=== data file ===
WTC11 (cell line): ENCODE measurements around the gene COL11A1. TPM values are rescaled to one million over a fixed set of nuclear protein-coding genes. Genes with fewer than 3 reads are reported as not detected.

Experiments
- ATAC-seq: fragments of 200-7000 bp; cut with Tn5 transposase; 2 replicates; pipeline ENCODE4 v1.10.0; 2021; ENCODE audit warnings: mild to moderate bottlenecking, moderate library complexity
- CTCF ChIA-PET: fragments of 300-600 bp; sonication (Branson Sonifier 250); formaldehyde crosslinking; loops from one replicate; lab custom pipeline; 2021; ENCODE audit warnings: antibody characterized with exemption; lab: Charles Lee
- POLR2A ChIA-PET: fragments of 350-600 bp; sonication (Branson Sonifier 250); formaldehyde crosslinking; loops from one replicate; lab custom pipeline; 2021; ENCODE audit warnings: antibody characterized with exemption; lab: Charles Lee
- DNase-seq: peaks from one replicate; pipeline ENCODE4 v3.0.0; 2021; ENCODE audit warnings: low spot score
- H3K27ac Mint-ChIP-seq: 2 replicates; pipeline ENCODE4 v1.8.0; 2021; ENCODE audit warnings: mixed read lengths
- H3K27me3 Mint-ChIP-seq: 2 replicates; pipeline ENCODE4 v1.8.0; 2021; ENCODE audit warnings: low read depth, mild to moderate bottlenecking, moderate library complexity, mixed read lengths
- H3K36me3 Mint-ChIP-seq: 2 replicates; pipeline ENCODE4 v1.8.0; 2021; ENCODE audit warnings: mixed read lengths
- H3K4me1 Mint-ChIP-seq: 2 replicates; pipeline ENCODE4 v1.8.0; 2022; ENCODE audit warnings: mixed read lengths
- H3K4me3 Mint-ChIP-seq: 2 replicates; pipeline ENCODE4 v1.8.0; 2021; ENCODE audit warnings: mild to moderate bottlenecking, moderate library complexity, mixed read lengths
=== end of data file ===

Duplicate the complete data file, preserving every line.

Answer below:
WTC11 (cell line): ENCODE measurements around the gene COL11A1. TPM values are rescaled to one million over a fixed set of nuclear protein-coding genes. Genes with fewer than 3 reads are reported as not detected.

Experiments
- ATAC-seq: fragments of 200-7000 bp; cut with Tn5 transposase; 2 replicates; pipeline ENCODE4 v1.10.0; 2021; ENCODE audit warnings: mild to moderate bottlenecking, moderate library complexity
- CTCF ChIA-PET: fragments of 300-600 bp; sonication (Branson Sonifier 250); formaldehyde crosslinking; loops from one replicate; lab custom pipeline; 2021; ENCODE audit warnings: antibody characterized with exemption; lab: Charles Lee
- POLR2A ChIA-PET: fragments of 350-600 bp; sonication (Branson Sonifier 250); formaldehyde crosslinking; loops from one replicate; lab custom pipeline; 2021; ENCODE audit warnings: antibody characterized with exemption; lab: Charles Lee
- DNase-seq: peaks from one replicate; pipeline ENCODE4 v3.0.0; 2021; ENCODE audit warnings: low spot score
- H3K27ac Mint-ChIP-seq: 2 replicates; pipeline ENCODE4 v1.8.0; 2021; ENCODE audit warnings: mixed read lengths
- H3K27me3 Mint-ChIP-seq: 2 replicates; pipeline ENCODE4 v1.8.0; 2021; ENCODE audit warnings: low read depth, mild to moderate bottlenecking, moderate library complexity, mixed read lengths
- H3K36me3 Mint-ChIP-seq: 2 replicates; pipeline ENCODE4 v1.8.0; 2021; ENCODE audit warnings: mixed read lengths
- H3K4me1 Mint-ChIP-seq: 2 replicates; pipeline ENCODE4 v1.8.0; 2022; ENCODE audit warnings: mixed read lengths
- H3K4me3 Mint-ChIP-seq: 2 replicates; pipeline ENCODE4 v1.8.0; 2021; ENCODE audit warnings: mild to moderate bottlenecking, moderate library complexity, mixed read lengths